DDN February 2021 DDN February 2021 - Page 15

‘ Before finding AA I didn ’ t know it was possible to connect with people that want the best for me , who I had never met before ...’ erwin _ ps / iStock • Girts Ragelis / Alamy tual

POSITIVE IMPACT The significance of AA to its members ’ wellbeing during the pandemic was apparent when the data in the study were compared with two independent research projects on COVID-19 and wellbeing . The participants in this study showed markedly higher levels of wellbeing than those recorded in both COVID-19 studies , and demonstrates that AA has had an important and positive impact on its members ’ wellbeing – so much so that they have avoided the overall decline seen in the general population during lockdown ( DDN , December / January , page 9 ). According to one participant , ‘ The positive impact goes well beyond healing health , family life and personal recovery . It has led me to know myself , to access other help as needed . Today I have a healthy relationship with myself and others ’.
Further analysis showed participant wellbeing compared favourably with data collected by ONS prior to the COVID-19 pandemic , which even exceeded the threshold for having a high level of wellbeing as designated by ONS . This indicates that cohesion with AA not only improves wellbeing but provides its members with a foundation on which to flourish .
To flourish is the pinnacle of living a happy and meaningful life , and is the main focus of positive psychology ( Seligman , 2011 ). To see such clear evidence of this in a sample of recovering alcoholics was an unexpected finding , perhaps best captured by one participant who said , ‘ Belonging to AA has meant many things to me during my recovery . Inclusion , wisdom , support , guidance and spiritual growth . Above all it has given me freedom and the freedom to just be me and that is a miracle ’.
SHARED COMPASSION This study convincingly supports the basis for the research – that being moved by
The heart of the suggested programme of personal recovery is contained in Twelve Steps .
1 We admitted we were powerless over alcohol - that our lives had become unmanageable .
2 Came to believe that a Power greater than ourselves could restore us to sanity .
3 Made a decision to turn our will and our lives over to the care of God as we understood Him .
4 Made a searching and fearless moral inventory of ourselves .
5 Admitted to God , to ourselves and to another human being the exact nature of our wrongs .
6 Were entirely ready to have God remove all these defects of character .
7 Humbly asked Him to remove our shortcomings .
8 Made a list of all persons we had harmed , and became willing to make amends to them all .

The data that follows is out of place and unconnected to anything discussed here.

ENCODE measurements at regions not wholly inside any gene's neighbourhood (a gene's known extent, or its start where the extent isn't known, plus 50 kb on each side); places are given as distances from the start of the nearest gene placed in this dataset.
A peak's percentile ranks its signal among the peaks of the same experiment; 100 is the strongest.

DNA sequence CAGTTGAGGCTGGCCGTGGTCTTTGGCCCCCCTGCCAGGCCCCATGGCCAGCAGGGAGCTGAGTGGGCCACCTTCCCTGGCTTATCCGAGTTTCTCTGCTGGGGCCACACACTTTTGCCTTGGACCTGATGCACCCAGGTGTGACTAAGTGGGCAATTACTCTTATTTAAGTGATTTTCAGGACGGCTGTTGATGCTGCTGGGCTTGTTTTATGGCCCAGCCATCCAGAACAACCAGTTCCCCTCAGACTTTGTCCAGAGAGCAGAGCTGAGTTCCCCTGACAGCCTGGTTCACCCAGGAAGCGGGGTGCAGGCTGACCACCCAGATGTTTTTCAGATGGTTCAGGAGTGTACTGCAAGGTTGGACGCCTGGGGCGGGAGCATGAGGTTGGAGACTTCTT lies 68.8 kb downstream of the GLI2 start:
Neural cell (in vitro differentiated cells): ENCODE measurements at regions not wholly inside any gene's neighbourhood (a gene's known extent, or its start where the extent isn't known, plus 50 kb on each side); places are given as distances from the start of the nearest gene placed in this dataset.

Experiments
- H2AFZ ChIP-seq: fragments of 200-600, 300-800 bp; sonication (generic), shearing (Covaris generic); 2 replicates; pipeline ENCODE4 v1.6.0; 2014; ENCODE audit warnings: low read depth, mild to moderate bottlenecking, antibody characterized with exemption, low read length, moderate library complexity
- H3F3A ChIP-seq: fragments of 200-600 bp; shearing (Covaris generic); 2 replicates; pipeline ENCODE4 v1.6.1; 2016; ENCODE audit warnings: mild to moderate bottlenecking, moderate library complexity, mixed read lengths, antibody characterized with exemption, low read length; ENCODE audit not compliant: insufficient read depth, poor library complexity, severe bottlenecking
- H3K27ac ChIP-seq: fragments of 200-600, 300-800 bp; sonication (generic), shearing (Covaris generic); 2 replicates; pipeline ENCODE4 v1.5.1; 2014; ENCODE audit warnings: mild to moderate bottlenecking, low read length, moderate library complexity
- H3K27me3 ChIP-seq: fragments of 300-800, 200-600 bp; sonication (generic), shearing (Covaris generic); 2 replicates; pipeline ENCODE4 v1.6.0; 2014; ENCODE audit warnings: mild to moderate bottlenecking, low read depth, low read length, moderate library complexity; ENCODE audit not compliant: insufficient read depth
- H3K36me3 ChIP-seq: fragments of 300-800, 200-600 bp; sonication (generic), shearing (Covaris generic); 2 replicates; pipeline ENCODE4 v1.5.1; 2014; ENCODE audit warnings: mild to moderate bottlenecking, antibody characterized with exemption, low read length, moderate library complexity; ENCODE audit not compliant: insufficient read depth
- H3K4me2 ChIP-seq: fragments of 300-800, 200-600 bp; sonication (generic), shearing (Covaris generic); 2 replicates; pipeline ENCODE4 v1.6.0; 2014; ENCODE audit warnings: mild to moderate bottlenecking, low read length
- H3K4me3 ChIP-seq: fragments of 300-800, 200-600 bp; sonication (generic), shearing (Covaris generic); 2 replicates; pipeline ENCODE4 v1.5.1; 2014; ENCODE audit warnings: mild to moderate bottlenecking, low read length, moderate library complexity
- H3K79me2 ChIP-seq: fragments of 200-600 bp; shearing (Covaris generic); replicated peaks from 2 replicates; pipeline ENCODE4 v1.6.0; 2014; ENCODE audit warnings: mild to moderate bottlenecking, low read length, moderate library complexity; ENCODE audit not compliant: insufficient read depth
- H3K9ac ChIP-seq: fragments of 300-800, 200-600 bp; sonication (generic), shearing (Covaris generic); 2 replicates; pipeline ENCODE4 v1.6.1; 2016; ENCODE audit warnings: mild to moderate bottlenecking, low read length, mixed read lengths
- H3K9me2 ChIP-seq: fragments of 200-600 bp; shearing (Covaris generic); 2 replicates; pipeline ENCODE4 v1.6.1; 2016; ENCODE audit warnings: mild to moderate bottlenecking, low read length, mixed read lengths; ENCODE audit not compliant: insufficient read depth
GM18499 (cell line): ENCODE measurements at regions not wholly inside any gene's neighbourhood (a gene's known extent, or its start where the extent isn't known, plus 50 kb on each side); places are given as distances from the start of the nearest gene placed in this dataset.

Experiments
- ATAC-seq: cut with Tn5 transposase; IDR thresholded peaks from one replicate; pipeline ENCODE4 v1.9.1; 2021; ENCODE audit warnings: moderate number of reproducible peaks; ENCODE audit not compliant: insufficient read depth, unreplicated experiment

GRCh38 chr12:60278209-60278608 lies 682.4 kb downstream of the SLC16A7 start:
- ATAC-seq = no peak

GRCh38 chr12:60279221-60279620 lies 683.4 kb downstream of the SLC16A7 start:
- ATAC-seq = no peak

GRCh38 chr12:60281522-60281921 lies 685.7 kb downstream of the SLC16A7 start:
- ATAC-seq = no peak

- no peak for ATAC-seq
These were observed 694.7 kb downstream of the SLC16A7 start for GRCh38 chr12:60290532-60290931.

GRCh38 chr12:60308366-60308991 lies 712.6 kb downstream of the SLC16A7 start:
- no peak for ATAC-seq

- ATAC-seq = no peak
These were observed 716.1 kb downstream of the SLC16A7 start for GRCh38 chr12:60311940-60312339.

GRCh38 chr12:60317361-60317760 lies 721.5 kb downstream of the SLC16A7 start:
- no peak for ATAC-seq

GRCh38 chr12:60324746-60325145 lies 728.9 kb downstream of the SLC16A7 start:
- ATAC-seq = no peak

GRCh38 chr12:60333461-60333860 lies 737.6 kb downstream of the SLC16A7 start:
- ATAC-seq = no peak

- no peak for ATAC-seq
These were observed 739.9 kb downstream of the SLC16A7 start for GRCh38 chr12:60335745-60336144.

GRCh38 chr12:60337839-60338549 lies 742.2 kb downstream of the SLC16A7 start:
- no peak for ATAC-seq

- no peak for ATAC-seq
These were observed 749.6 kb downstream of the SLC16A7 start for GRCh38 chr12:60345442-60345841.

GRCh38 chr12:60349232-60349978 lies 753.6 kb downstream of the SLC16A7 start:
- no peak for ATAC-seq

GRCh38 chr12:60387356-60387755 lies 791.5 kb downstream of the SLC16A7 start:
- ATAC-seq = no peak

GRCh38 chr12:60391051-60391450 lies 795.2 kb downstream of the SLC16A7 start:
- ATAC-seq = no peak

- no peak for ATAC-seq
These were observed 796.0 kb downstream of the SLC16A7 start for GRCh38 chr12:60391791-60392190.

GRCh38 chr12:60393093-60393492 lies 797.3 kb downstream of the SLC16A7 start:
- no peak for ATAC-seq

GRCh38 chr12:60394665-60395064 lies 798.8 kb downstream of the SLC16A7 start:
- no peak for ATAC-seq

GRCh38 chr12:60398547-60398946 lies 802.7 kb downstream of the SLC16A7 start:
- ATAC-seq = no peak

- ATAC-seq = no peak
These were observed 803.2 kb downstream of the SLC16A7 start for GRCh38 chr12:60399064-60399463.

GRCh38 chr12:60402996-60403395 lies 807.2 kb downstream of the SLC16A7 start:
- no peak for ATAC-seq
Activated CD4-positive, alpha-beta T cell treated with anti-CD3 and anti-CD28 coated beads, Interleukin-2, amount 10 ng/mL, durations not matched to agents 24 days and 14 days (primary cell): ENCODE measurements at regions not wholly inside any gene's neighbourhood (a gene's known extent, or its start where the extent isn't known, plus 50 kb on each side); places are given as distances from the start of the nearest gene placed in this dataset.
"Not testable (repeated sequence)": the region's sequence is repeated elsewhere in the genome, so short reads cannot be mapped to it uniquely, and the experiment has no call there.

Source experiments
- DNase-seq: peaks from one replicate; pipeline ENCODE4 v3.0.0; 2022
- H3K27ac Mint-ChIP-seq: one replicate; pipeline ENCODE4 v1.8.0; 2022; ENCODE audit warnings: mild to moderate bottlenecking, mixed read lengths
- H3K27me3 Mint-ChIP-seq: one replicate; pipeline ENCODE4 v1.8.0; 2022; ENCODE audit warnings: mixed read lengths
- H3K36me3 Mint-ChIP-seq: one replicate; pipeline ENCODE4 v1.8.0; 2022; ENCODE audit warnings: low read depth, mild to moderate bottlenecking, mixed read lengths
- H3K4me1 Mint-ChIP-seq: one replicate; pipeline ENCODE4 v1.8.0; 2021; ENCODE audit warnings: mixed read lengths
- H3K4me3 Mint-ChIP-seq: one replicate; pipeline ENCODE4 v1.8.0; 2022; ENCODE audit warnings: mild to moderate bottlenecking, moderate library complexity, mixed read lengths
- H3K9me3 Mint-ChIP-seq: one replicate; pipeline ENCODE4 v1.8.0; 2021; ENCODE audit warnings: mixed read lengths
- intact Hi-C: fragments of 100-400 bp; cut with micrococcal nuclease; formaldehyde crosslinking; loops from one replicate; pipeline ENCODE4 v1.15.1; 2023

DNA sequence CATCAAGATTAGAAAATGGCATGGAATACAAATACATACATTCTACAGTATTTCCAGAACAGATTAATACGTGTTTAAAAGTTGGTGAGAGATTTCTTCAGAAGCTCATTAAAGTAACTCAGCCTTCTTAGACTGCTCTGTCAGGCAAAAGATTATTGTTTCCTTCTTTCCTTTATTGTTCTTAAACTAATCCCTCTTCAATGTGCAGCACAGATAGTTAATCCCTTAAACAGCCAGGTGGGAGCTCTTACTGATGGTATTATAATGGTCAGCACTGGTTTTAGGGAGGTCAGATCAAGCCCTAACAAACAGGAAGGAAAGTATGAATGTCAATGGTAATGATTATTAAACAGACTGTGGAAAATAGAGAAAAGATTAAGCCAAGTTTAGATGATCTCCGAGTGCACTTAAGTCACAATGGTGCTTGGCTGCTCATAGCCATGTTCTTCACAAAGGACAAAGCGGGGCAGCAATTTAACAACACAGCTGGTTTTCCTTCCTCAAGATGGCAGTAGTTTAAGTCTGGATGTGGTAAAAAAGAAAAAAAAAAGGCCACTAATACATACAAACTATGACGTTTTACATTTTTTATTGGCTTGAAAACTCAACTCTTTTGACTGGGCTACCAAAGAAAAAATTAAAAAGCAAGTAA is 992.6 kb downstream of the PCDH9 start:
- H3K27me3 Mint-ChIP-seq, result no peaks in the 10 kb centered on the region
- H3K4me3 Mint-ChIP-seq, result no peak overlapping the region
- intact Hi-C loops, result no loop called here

a shared compassion will have a transformative effect on the wellbeing of AA members . It demonstrated that people in recovery who are members of AA have better wellbeing than that of the general population during the COVID-19 pandemic . Most remarkably , evidence of flourishing was discovered , indicating that cohesion with AA not only acted as a protective factor against the general decline in wellbeing seen during lockdown , but also improved it , with higher levels reported in this study than seen only in pre-pandemic research .
All of this introduces an exciting avenue for future study , looking at flourishing and addiction recovery and how to enhance this process . It has long been known that AA members benefit from being part of a group of recovering addicts . It has not been known that such membership actually leads to flourishing .
Lisa Ogilvie recently completed an MSc in counselling and positive psychology at the University of Bolton , and is a member of AA .
Jerome Carson is professor of psychology at the University of Bolton . Previously a ‘ high functioning alcoholic ’ he has been abstinent for more than four years . A more detailed version of the research can be obtained by emailing Lisa on lco1eps @ bolton . ac . uk
9 Made direct amends to such people wherever possible , except when to do so would injure them or others . 10 Continued to take personal inventory and when we were wrong promptly admitted it . 11 Sought through prayer and meditation to improve our conscious contact with God as we understood Him , praying only for knowledge of His will for us and the power to carry that out . 12 Having had a spiritual awakening as the result of these steps , we tried to carry this message to alcoholics and to practise these principles in all our affairs .
Newcomers are not asked to accept or follow these Twelve Steps in their entirety if they feel unwilling or unable to do so . They will usually be asked to keep an open mind , to attend meetings at which recovered alcoholics describe their personal experiences in achieving sobriety , and to read AA literature describing and interpreting the AA programme .